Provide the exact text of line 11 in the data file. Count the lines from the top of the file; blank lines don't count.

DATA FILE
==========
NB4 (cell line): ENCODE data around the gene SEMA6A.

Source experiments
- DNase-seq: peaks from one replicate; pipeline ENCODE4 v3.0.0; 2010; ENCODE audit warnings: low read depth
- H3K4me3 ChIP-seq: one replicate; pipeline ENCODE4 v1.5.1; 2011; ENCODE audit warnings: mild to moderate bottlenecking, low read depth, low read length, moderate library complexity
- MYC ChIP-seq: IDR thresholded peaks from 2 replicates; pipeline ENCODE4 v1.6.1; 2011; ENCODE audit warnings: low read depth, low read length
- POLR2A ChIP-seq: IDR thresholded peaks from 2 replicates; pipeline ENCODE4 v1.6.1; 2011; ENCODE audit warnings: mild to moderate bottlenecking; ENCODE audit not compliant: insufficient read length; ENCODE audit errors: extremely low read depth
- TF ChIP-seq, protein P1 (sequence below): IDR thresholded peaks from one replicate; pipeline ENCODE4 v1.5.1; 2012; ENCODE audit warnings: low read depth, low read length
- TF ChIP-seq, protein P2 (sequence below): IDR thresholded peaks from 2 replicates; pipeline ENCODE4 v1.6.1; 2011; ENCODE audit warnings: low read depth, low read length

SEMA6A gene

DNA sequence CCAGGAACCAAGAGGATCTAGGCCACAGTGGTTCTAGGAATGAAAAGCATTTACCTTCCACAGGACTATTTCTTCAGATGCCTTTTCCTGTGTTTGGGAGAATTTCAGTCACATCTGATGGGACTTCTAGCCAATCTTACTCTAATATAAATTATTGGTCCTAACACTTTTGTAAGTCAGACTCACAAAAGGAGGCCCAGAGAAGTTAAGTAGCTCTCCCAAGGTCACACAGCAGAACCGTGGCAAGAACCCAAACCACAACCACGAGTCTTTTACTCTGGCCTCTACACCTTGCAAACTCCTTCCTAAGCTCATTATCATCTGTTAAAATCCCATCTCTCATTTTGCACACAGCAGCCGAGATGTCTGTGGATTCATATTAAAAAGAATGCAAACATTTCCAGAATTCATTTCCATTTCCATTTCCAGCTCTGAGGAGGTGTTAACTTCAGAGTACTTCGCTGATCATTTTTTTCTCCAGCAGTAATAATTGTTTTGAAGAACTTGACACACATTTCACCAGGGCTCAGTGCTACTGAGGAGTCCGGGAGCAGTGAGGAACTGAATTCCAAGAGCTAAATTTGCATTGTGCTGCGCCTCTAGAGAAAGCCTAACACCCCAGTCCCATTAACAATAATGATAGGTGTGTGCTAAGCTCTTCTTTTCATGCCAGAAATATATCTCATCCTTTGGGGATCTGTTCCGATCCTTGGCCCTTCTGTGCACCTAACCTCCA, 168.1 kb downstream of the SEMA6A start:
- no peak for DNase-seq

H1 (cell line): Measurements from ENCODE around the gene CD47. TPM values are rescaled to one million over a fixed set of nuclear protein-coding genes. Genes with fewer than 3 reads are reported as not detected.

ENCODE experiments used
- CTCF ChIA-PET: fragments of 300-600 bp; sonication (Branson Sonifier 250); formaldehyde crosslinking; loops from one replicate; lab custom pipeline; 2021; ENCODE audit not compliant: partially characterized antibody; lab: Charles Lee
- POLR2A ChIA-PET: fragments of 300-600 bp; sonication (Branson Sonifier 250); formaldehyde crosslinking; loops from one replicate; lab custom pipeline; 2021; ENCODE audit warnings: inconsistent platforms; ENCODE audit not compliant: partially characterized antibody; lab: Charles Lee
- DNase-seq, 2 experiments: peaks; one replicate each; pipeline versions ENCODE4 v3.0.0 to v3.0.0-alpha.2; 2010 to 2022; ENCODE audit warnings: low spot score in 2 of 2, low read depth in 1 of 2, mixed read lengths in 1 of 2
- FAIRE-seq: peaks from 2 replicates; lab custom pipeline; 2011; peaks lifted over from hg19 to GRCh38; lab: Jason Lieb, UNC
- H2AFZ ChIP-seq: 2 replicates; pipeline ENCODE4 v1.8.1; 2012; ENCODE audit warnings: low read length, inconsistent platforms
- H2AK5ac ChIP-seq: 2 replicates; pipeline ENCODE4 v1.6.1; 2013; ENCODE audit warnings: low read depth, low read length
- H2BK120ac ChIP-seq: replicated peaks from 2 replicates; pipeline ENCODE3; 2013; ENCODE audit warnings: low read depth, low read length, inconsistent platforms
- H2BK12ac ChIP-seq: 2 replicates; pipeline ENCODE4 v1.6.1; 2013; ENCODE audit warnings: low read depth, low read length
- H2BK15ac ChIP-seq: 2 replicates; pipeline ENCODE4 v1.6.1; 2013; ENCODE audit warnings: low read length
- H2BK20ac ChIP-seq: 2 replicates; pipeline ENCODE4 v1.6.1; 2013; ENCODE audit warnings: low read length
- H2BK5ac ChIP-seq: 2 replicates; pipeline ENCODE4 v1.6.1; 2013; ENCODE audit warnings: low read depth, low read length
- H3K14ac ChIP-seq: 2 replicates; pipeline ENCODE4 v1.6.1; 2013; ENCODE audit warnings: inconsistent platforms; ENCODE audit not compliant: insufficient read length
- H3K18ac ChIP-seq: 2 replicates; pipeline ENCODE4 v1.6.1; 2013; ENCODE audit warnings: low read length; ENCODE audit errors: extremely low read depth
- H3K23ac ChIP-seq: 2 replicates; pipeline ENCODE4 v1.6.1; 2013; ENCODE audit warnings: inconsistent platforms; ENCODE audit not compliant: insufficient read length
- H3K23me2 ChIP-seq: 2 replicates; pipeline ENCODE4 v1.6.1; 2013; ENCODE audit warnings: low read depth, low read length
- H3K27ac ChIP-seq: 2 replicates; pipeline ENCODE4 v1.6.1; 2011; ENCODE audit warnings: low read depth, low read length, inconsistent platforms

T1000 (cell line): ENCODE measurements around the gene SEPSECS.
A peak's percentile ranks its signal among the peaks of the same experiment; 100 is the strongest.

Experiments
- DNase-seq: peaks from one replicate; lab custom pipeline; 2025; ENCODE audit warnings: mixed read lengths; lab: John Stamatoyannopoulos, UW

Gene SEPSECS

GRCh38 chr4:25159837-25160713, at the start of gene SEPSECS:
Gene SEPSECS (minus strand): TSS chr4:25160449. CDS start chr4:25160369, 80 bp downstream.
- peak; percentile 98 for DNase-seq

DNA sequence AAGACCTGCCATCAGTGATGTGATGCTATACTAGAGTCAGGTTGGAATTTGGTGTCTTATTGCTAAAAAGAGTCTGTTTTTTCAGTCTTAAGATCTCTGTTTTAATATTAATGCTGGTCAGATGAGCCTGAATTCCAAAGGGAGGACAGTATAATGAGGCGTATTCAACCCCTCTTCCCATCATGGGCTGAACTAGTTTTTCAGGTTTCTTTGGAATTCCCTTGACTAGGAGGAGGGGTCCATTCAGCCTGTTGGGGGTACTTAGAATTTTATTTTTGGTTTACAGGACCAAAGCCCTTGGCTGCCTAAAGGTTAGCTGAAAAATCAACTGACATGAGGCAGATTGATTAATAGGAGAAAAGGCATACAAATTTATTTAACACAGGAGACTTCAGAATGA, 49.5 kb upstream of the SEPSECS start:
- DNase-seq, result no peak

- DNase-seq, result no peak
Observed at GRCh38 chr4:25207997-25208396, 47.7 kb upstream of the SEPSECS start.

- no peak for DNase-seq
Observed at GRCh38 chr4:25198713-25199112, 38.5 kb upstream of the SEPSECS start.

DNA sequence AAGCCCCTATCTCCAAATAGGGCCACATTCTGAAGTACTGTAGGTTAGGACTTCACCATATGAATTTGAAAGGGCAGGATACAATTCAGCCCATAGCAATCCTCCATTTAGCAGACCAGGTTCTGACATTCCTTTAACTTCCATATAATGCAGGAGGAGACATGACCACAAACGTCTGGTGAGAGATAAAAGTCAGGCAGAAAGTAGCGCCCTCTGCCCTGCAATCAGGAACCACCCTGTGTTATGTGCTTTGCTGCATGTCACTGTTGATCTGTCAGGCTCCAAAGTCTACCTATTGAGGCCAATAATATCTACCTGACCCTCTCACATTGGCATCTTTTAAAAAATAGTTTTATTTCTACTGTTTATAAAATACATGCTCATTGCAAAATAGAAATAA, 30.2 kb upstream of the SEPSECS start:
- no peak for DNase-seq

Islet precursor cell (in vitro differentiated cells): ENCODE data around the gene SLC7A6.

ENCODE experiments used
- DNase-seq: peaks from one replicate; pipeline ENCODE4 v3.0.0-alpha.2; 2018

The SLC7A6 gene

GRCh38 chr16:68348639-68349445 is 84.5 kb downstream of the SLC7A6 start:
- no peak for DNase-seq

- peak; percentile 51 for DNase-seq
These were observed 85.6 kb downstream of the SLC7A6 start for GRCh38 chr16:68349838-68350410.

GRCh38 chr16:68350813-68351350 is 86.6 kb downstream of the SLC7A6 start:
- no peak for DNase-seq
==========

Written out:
- no peak for DNase-seq